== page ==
August 1901: Deakin’s Annual Picnic, Rufford, Lancashire

From: Wigan Observer, Friday 30 August 1901

On Saturday last the employees and staff of the above gathered together at the Eclipse Works for the purpose of enjoying a picnic to Rufford, given by the principal, Mr. W.R. Deakin. Before the wagonnettes left the premises, a very interesting ceremony took place, the whole of the staff and employees being arranged in a group and photographed by Mr. Skewes, of the Pemberton Photographic Company. Mr. Skewes was very patient in restraining the ebullience of the feminine gender, who had decorated themselves in festive array to have that “likeness taken”. Amongst the little foibles of the gentler sex, there is none more strongly developed than the constant desire to appear before the fascinating eye of the camera. The party left Bradford-place a little after one o’clock, and after a beautiful drive (for Nature was wearing her most radiant smile) arrived at Rufford at 3.30. The male members had arranged a cricket match, Manufacturing Department v. Office and Travelling Staff. After a very exciting game the works claimed the highest score by two runs, and their opponents graciously conceded to them the laurels of victory. At five o’clock over 100 sat down to a splendid tea, catered for by Mr. Ashcroft, of the Hesketh Arms. After this pleasant and necessary part of the program was over, Mr. Taylor, a member of the travelling staff moved a hearty vote of thanks to Mr Deakin for his hospitality in providing such an excellent picnic. In looking back to similar gatherings in the past, it was remarkable to notice the steady increase in the numbers, which was a powerful evidence of the fact that they were forging ahead, and he considered that the firm had already entered amongst the first rank of preservers. He referred to the very high testimony which was being recorded to them in the commercial world, and said they, as travellers, had the greatest confidence in selling, knowing that the garden the goods they were offering one of the very best. He then called upon Mr. Wyatt to second the vote of thanks.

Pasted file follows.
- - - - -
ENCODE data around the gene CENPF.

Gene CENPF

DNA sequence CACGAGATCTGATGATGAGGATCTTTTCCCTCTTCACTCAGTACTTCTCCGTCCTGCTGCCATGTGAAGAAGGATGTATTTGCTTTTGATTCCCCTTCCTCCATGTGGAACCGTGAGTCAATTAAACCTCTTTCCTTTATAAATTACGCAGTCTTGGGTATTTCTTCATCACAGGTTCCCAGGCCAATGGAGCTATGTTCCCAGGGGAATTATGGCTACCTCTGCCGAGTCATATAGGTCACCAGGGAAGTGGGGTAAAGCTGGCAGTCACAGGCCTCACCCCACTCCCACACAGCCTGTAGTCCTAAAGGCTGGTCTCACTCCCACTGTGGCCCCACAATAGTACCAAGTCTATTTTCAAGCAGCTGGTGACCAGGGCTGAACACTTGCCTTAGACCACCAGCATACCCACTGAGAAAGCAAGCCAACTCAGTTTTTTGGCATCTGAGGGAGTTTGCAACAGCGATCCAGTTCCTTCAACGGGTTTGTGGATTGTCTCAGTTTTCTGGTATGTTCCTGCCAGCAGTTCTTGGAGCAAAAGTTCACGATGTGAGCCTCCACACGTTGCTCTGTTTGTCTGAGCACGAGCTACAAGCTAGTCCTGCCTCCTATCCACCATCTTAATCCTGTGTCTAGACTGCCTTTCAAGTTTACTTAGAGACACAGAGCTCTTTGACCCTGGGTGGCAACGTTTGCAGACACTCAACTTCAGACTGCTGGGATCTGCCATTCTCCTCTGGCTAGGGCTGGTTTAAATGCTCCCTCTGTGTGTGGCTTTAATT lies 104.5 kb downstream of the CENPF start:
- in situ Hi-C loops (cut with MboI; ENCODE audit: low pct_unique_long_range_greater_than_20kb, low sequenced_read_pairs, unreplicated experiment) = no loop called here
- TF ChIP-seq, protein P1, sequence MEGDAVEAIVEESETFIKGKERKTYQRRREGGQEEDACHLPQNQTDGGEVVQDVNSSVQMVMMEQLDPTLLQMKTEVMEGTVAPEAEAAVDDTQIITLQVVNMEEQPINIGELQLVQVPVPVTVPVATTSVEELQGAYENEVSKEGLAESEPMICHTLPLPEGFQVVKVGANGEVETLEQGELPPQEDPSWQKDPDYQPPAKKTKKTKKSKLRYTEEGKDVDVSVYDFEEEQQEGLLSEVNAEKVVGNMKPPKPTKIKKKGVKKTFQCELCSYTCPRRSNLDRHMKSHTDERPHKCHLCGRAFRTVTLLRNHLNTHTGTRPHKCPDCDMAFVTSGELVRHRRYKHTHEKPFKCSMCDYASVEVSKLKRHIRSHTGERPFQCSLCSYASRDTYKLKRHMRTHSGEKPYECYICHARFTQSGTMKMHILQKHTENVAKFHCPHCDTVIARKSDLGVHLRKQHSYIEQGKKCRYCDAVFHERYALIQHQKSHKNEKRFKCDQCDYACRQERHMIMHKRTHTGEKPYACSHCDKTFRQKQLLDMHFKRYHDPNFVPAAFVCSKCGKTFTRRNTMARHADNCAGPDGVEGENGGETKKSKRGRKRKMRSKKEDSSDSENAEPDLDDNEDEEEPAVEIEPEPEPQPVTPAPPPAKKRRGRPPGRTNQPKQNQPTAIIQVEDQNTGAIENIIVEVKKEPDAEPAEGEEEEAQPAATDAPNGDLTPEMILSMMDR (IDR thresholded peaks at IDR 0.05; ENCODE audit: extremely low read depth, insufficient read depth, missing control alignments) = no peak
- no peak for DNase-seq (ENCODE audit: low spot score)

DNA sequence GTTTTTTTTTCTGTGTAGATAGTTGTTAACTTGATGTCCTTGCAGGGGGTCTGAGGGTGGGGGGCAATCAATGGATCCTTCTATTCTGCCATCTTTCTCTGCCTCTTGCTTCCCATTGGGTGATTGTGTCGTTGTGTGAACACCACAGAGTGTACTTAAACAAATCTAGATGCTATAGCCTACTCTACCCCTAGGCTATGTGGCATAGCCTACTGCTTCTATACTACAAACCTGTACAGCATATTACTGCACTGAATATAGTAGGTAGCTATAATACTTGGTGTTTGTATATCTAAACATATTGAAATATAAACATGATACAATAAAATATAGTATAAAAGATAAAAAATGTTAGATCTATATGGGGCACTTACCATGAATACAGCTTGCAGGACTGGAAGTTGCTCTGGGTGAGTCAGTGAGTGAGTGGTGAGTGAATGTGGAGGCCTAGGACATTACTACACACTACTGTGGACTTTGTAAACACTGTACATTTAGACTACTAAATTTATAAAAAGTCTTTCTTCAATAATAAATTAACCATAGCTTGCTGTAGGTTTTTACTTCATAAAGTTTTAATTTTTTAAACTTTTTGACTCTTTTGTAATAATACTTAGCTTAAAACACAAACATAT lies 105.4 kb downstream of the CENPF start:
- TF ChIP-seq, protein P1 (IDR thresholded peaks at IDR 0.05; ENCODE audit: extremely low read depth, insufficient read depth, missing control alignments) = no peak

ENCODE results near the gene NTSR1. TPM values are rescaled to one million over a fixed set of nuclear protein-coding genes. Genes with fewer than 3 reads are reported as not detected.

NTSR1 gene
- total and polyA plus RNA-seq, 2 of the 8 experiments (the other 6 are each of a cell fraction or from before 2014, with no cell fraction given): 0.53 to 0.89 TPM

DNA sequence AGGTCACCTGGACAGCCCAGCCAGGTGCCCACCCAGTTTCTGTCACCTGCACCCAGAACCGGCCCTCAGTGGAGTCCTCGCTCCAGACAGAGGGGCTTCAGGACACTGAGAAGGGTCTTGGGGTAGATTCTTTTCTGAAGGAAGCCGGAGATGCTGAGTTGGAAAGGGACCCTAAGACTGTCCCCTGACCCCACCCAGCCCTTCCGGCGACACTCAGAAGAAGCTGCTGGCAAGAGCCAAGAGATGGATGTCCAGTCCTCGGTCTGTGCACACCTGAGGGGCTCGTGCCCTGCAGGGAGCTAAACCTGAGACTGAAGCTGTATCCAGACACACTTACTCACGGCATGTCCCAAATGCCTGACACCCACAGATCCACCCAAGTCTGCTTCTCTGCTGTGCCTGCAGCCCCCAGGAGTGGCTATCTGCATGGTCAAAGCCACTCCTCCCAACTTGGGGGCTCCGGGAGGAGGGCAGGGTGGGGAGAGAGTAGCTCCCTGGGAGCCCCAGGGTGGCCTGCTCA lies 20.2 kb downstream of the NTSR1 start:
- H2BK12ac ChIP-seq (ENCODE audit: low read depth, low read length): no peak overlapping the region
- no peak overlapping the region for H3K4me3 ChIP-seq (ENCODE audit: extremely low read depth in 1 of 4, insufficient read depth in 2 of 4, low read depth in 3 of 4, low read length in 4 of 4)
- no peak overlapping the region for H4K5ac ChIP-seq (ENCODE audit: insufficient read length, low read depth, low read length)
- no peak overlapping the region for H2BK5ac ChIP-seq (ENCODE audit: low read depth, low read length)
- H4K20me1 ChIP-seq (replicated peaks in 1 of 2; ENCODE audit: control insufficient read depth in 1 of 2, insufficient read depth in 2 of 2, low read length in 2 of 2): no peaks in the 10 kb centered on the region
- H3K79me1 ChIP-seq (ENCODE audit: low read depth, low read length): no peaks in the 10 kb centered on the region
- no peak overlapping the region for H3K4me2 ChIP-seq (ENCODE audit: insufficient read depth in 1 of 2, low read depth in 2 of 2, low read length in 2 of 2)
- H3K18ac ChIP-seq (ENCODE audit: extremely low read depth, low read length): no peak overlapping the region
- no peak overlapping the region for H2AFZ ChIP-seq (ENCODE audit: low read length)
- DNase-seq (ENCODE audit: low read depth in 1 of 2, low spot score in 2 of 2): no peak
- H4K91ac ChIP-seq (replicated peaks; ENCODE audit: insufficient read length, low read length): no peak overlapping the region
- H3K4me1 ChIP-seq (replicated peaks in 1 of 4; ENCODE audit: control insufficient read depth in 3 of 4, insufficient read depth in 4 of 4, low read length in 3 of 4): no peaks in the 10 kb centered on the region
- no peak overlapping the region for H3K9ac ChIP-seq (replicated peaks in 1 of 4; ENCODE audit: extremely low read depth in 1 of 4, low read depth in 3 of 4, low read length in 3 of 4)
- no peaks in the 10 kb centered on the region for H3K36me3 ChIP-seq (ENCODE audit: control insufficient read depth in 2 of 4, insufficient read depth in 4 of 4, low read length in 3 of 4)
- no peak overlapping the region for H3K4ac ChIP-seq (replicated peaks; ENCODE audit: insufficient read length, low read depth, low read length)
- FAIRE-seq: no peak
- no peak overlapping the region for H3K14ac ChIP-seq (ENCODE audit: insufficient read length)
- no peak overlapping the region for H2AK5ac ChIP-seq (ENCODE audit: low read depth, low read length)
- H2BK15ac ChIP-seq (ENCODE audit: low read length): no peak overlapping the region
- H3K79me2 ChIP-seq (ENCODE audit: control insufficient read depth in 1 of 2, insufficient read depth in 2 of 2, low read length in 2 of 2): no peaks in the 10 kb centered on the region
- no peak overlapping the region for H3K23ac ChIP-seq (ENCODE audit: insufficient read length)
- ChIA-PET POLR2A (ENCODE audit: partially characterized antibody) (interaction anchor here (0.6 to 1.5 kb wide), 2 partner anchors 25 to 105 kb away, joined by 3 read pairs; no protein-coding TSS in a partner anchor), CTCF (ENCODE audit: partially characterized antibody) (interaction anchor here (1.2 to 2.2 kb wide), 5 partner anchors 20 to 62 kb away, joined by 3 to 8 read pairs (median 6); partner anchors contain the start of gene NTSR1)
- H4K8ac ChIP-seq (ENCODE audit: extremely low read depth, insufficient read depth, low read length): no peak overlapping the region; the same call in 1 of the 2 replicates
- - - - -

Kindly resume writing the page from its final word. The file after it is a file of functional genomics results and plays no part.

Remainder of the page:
Mr.Wyatt, in seconding the vote of thanks, said it was the first picnic at which he had had the pleasure of being present. He was delighted to have an opportunity of coming into intermediate contact with those who helped produce the articles which they were daily offering on the market.

As travellers, they knew they have good stuff to sell, and a short time ago he said to his wife that the three years he had been representing the firm had been the happiest three years of his life. It was indeed a pleasure to sell the goods that would turn out of the Eclipse Works. The goods from the eclipse works were as good and as reliable as any that were found on the market. With Mr. Deakin at the head he knew that they could not possibly have a better master; he had proved himself kind and considerate in at every turn. The motion was also supported by Mr. Stewart and Mr.Ashcroft.

Mr.Deakin, responding, said: I am sure I appreciate very much the remarks that have been made by two of our representatives. During the past few minutes my mind has travelled back some twelve years ago, when I first laid the foundation of our business. At that time, one person, in addition to myself, formed the entire staff. I sometimes wonder how we managed to get through the work, as I was my own foreman, jam boiler, bookkeeper, and (to a great extent), my own salesman. So you will understand that it was very hard work at the commencement, but we plodded along, and with energy and perseverance we have gradually built up our business to its present dimensions, with the result that we are gathered together today to the extent of over 100 in number I think. I think you will readily understand that I cannot help but feel a genuine pleasure and pride in this, and I feel sure that there is no jam works in the country that can gather together a better staff. There has been a keynote struck this afternoon, and that keynote is this: that responsibility rests upon every one, even from the one occupying the most humble position to those occupying positions of great responsibility, and it is important that the most humble duty should be done in the best possible manner. In the manufacture of an article of food, it is most important that every care should be taken to ensure perfect cleanliness. That this care is taken with our manufactures is proved by the fact that there is hardly a single family represented here but what uses are manufactured, and this in itself is a clear indication of what we ourselves think of our products. Now it is important that everyone of you should feel that you have an interest in the success of a business. We are all units which go to make a complete whole, but there must be a governing mind around which the units may circle. I often think that if those occupying less important positions, could realise the grave responsibility that falls upon upon the principal, they would make far greater efforts in order to do that duty safely and well. It may seem very nice and comfortable to see a principal walk through the works. So far as you think or know, he is practically doing nothing, but, it is a mistake to think so.